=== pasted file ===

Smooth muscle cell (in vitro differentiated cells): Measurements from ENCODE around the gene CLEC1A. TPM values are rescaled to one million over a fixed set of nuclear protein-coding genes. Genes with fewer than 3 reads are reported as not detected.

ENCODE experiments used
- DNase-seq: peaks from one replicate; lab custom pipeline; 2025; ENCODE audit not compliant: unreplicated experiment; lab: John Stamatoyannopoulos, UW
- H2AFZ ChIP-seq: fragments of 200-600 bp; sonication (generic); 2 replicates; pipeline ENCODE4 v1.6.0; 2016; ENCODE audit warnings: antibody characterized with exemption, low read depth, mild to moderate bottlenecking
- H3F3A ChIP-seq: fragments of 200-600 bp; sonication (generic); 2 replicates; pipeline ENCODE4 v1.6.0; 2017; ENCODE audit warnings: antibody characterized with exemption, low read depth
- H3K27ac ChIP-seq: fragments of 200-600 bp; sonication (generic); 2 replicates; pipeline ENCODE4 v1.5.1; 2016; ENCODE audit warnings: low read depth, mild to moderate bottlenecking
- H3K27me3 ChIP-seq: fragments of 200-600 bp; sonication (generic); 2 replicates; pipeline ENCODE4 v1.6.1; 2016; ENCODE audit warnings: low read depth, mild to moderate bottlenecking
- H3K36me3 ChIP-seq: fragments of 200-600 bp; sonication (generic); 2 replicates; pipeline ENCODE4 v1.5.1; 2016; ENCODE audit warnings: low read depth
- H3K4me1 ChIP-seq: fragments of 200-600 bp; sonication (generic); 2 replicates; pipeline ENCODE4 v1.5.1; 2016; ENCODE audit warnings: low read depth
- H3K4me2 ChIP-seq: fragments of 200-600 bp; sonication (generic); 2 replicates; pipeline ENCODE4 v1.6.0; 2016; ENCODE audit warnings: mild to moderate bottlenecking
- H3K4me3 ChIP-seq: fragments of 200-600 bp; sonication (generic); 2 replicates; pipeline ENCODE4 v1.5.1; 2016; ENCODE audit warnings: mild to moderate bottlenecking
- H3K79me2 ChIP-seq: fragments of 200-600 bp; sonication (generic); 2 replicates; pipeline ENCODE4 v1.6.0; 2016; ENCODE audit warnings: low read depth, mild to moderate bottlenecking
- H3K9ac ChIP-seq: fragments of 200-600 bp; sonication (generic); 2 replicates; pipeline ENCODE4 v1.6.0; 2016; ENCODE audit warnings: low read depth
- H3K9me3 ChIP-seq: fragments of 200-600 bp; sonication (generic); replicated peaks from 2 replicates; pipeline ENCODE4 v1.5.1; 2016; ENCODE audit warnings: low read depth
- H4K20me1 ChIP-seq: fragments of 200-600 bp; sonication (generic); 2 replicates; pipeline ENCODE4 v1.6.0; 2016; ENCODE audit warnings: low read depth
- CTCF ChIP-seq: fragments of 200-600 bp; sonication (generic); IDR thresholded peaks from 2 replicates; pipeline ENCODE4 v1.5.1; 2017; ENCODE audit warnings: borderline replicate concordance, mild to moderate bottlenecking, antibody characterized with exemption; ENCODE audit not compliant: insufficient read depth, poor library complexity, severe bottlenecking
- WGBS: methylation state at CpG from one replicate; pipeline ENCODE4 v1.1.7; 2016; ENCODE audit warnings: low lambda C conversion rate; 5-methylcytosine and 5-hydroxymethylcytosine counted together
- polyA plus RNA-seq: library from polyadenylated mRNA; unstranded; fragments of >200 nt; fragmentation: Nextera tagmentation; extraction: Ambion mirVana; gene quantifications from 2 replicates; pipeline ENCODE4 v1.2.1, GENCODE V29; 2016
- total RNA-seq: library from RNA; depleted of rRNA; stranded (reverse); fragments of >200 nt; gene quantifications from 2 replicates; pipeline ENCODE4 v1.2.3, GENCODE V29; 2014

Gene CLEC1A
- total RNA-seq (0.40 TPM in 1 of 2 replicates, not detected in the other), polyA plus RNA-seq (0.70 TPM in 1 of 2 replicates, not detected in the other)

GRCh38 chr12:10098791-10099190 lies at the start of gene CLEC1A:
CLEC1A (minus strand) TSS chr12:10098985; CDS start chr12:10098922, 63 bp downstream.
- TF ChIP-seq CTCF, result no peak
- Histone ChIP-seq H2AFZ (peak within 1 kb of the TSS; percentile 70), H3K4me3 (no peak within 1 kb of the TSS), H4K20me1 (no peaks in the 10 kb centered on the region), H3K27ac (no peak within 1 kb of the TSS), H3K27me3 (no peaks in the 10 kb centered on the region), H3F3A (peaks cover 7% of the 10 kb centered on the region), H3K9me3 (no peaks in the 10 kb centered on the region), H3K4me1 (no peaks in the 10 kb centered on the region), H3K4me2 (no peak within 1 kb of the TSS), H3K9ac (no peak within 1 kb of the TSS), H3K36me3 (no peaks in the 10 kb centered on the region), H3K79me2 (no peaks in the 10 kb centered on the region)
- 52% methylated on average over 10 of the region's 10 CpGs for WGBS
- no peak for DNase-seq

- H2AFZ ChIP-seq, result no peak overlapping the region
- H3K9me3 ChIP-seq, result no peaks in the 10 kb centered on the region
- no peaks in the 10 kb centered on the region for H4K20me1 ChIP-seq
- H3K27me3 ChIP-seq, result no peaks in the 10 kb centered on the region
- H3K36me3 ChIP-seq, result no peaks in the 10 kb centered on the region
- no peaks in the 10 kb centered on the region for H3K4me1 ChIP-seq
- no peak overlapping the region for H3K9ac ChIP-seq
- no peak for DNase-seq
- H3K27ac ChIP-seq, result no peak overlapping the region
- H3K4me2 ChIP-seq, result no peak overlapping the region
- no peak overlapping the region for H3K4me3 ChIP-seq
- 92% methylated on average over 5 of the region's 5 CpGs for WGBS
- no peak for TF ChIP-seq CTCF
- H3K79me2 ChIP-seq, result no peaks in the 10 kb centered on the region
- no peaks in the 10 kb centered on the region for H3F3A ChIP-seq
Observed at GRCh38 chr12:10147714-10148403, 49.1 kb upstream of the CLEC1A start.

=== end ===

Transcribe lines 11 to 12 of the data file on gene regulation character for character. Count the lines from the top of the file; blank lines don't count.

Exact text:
- H3K4me3 ChIP-seq: fragments of 200-600 bp; sonication (generic); 2 replicates; pipeline ENCODE4 v1.5.1; 2016; ENCODE audit warnings: mild to moderate bottlenecking
- H3K79me2 ChIP-seq: fragments of 200-600 bp; sonication (generic); 2 replicates; pipeline ENCODE4 v1.6.0; 2016; ENCODE audit warnings: low read depth, mild to moderate bottlenecking